Interactive Investor

Stockwatch: is this FTSE 250 share too cheap?

After a rotten couple of years this company’s valuation now lags a similarly sized rival, but do early signs of recovery mean the gap will start to close? Analyst Edmond Jackson shares his thoughts on both.

15th December 2023 12:12

Edmond Jackson from interactive investor

With electrical goods retailer Currys (LSE:CURY) yesterday declaring interim results to 28 October, it is interesting to compare how its stock has trended overall down this year – from 55p to 45p via a peak of 81p in March – while its online peer AO World (LSE:AO.). has steadily risen from around 60p to 95p. 

Yes, Currys bears the cost of operating stores as well as online, but we are essentially talking white goods linked to discretionary spending. It has been under the cosh and may not improve as some homeowners face re-mortgaging at higher rates. Admittedly, Currys has faced challenges, especially with its Nordics side, whereas AO is a UK-facing business. 

Yet the contrast in price/earnings (PE) multiples is shown by Currys at near 5.7x forward earnings versus AO on more like 21x (assuming consensus forecasts). While Currys is meant to sport a restoration of its dividend to yield 3% and AO has never paid out, some would say Currys’ balance sheet has yet to support this. 

Both stocks are capitalised in a £500 million range and on Thursday the market rose, but Currys led AO – up over 10% to 50p versus near 6% to 92p for AO. Currys had the benefit of results out, where the market could have feared worse than the “in line” outcome – but even so, does this hint at a relatively better risk/reward profile? 

Sentiment remains in favour of both Friday morning, up to 51p and 95p respectively.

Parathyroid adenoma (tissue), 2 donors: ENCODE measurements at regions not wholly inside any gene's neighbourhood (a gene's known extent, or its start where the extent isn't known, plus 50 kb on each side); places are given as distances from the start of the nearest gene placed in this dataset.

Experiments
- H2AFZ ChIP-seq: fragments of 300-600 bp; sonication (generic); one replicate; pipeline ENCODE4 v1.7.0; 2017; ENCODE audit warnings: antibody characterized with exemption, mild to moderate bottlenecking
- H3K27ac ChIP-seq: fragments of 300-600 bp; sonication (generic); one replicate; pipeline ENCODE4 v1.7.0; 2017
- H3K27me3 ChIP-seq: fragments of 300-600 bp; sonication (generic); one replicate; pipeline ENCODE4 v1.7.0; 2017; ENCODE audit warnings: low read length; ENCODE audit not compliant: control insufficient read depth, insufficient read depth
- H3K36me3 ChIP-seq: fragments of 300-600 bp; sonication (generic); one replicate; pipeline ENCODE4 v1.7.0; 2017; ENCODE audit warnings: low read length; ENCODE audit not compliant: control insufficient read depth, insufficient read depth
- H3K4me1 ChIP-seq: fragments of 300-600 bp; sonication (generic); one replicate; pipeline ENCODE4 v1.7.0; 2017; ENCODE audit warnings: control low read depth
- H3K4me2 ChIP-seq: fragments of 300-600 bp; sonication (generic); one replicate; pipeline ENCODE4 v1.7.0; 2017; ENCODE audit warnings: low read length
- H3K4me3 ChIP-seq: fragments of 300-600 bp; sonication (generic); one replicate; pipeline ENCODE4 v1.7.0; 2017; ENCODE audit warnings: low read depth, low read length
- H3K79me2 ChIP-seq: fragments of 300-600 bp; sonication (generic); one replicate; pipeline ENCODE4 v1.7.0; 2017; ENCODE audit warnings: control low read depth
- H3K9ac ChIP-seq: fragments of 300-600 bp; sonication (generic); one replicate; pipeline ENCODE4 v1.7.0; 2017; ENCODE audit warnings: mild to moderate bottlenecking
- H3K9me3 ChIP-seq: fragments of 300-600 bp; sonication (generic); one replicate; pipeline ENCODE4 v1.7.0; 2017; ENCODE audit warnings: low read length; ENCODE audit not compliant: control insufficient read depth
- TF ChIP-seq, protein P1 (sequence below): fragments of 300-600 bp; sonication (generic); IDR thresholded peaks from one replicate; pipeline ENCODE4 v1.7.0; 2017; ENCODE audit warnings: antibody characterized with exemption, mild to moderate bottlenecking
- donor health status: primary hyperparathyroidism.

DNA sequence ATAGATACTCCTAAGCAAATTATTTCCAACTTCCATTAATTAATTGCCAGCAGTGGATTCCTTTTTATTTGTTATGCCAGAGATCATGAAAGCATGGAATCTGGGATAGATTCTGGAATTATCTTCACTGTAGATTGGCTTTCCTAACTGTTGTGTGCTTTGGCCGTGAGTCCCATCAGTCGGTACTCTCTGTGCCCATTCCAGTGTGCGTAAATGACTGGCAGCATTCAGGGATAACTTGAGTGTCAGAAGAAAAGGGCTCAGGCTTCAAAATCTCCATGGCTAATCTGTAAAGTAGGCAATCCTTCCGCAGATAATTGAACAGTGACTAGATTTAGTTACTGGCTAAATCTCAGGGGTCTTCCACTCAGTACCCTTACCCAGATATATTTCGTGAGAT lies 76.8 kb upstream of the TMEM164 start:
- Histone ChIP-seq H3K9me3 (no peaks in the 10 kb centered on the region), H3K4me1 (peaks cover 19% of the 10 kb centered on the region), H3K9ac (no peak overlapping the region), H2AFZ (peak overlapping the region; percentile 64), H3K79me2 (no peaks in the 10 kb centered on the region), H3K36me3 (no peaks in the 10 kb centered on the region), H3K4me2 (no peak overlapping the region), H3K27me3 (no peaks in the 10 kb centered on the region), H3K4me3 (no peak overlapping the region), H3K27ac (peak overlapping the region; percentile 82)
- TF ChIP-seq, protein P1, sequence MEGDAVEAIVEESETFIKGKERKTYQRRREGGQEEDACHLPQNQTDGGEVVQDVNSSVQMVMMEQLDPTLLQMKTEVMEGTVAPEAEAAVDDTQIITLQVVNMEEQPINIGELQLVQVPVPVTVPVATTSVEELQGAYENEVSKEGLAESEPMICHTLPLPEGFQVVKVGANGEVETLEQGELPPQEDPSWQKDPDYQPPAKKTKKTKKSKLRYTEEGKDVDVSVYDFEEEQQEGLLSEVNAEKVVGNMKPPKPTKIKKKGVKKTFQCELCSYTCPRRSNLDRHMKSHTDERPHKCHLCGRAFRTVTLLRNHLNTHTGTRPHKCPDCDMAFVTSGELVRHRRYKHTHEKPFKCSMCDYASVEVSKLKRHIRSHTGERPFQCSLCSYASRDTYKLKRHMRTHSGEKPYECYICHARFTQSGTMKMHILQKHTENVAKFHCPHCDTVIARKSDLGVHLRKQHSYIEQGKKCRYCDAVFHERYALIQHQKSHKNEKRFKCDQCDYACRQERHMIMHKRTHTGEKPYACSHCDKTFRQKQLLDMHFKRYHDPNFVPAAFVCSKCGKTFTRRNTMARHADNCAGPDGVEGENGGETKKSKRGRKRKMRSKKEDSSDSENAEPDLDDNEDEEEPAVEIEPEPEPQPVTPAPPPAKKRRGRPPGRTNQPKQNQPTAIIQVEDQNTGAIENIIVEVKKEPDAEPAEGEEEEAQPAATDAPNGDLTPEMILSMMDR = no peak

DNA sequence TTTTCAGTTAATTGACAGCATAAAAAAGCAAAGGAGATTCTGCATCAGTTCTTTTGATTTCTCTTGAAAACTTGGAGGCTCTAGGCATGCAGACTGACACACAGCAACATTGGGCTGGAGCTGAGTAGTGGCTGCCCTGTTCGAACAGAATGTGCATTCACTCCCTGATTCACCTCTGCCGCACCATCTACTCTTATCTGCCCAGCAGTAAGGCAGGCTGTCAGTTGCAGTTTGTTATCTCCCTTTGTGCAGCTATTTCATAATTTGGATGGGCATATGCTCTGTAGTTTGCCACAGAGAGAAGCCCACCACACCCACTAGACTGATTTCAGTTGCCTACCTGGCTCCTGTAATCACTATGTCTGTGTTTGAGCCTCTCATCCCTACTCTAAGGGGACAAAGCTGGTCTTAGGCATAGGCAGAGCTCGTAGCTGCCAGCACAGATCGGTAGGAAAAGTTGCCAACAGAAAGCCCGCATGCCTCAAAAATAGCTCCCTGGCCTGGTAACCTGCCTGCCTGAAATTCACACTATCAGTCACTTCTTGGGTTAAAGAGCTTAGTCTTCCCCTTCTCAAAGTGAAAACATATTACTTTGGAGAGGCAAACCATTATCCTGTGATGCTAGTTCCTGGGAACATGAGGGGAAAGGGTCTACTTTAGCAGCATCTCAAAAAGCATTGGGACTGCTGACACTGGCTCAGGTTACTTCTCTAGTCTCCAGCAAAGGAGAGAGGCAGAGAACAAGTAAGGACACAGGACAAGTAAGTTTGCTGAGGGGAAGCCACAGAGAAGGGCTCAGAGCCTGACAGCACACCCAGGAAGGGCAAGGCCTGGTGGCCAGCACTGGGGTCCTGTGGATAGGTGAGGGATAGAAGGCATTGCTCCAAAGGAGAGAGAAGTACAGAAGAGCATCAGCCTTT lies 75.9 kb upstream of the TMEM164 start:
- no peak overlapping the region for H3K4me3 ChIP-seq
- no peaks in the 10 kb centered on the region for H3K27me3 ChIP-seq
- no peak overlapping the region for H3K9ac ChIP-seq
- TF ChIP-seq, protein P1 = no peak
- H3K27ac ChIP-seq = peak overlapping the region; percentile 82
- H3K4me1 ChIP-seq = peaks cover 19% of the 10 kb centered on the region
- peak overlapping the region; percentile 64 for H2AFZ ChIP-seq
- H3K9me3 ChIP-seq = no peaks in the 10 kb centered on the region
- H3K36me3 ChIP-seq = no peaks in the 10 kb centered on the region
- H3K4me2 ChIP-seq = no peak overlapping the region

All-considered, a way to go for Currys’ fundamentals 

In the six months to 28 October, normalised operating profit actually fell 40% in the UK and Ireland to £15 million, while the Nordics and Greece trebled to £16 million. The Greek business is being sold for £156 million net proceeds, said to result in a net cash position during the first quarter of next year.  

On a like-for-like currency neutral view of revenue, it slipped 4% at the group level – so you need to be confident that Currys can improve this as well as deliver operating efficiencies. The group does however tend to be second-half-year weighted.  

Full-year guidance includes various issues, including £80 million capital expenditure, £50 million net exceptional cash costs, £36 million pension contributions, circa £325 million depreciation and a big whack – circa £285 million - of leasing costs (but also other debt, reducing) part-offset by £40 million cash interest. 

A case for Currys’ equity would be that such issues are being managed down and are priced in. Yet pension contributions remain onerous, rising to £50 million in 2024/25 then £78 million for the following three years and a final payment of £43 million in 2028/29.  

That is some albatross around Currys’ neck that compromises any sustainable dividend policy and, as the table shows, operating margins are low single-digit.  

Currys - financial summary
Year-end 29 April2017201820192020202120222023
Turnover (£m)10,24210,52510,43310,17010,33010,1229,511
Operating profit (£m)436321-225-30.0136220-348
Net profit (£m)295166-320-16312.071.0-481